The IRA drove the English to negotiate with them over the status of Ireland (1916, 1997), the Vietnamese drove out the US (1975), and the Afghans drove out the Soviets (1989), just to name a few examples. Some of these nation-states went easily, and some went hard, after thousands of deaths, casualties, and much money spent, but they all eventually went, and that is my point.

Some states, such as Russia, have dug in their heels, (as they have in Chechnya) for strategic and/or economic (i.e. the oil) reasons they believe are vital, and so it will take longer and result in more deaths, but eventually I predict, they too will go. Long term war is sure bet for political unpopularity and unrest (even for despots) and is a proven economy killer. Skimming off money, which would otherwise be used privately for productive purposes, to make war, eventually bankrupts even the richest of societies, as the modern history of imperialism has shown. The US and Russian empires will be no exception to this dynamic.

Imperial powers will be the first to go into extinction, followed by the huge multi-ethnic imperialist nation-states. Smaller entities will emerge as the norm. Where it'll all go from there I don't know, and can't honestly predict. I am not a Marxist historical determinist or Fukuyama-ist neoconservative that believes in so-called "scientific laws" of historical progression. Instead I believe that as Mark Twain observed, "[H]istory doesn't repeat itself, but it does rhyme.”

Wednesday, December 13, 2006

12.13.06 - Second Amendment Lessons from Iraq

Here are high points of the essay that I want to comment upon, but I recommend you read the whole thing.

Second Amendment Lessons from Iraq by William R. Tonso

" 'The Coalition to Stop Gun Violence/Educational Fund to Stop Gun Violence' claims, 'According to media reports, Iraq is one of the most heavily armed countries in the world. It is believed that there are enough guns in Iraq for at last [sic] every person in Iraq to possess one, a level similar to gun ownership in clans in Yemen and Somalia, as well as in the United States. With a population of approximately 24 million, that means there could be millions of small arms in the hands of civilians. The gun culture is pervasive in Iraq. There is even an Iraqi saying, ‘Give everything to your friend, except your car, your wife, and your gun.’

Which is very good advice too, no matter how the "Brady Bunch" and their ilk try to slander and misinterpret this bit of Iraqi folk wisdom. Kinda condescending and racist too.

In a place like the Middle East where feuds, tyrannies, invasions, and civil disorder is commonplace, why would you not arm yourself? Gandhian style passive resistance would be totally ineffective there. A single man or community having some AK-47s couldn't obviously repel a national army bent on doing its will, but it does make it possible to keep bandits, political, religious, and ethnic rivals, and other smaller, (but just as real), enemies from your doors, and that is why they possess them.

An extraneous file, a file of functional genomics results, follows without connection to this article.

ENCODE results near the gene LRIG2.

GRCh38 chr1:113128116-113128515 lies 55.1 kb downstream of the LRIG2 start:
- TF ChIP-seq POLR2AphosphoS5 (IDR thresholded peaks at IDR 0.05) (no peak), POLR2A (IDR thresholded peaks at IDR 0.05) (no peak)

"This anti-gun organization goes on to report that 'in February, 2003, Saddam’s governments [sic] held a parade of thousands of small arms-bearing civilians to march down the streets of Mosul to demonstrate the capacity of ordinary Iraqis to wage war.' What kinds of guns? All kinds, many old but also many new, the latter including AK-47 true assault rifles capable of full-automatic fire, and 'Israeli Uzis and German MP5 submachine guns.' Civilians even had rocket-propelled grenades (RPGs). A retired Army Special Operations officer with whom I swap e-mails now and again confirms that that part of the world, with which he is very familiar, is awash in guns. And a soldier returned from Iraq once told Limbaugh about the widespread civilian possession of guns in that country. Rush was surprised, but I’ve never heard him mention it again. So, if Iraqi civilians were actually heavily armed even before they were 'liberated' (Ha!), why didn’t the Iraqi people rise up against their brutal dictator and save the United States the trouble of 'liberating' them?"

Well, the Kurds did, establishing an independent enclave in northern Iraq, the Shia tried to (the Basra Uprising of '91, which failed) and the Sunnis, then being in control, liked things as they were. So, the Brady Campaign again gets its facts wrong, or more likely just uses them selectively, to justify their logical contortions to reach an already pre-determined conclusion. Much as anti-rights constitutionalists do, (i.e. "the constitution says you have a right to bear arms, but, although that's what it says, that isn't what it really means".) Playing post-modernist linguistic deconstructionist word-games will not protect your liberty though. It merely confuses the real issue and wastes your time. Which is why I don’t often bandy words arguing with them. But I digress.

Abraham Lincoln, (I know, I know, who was a statist dictator, but even so..) is reputed to have said that “[P]eople are just about as happy as they make up their minds to be". And so too with liberty. People are born into this world with liberty and they keep as much as they are willing and able to assert. The Iraqis under Saddam Hussein had the means to assert their liberty but mostly chose not to. Like a millionaire who starves himself to death, this is odd. But that was their choice. They had the means but not the will. Go figure?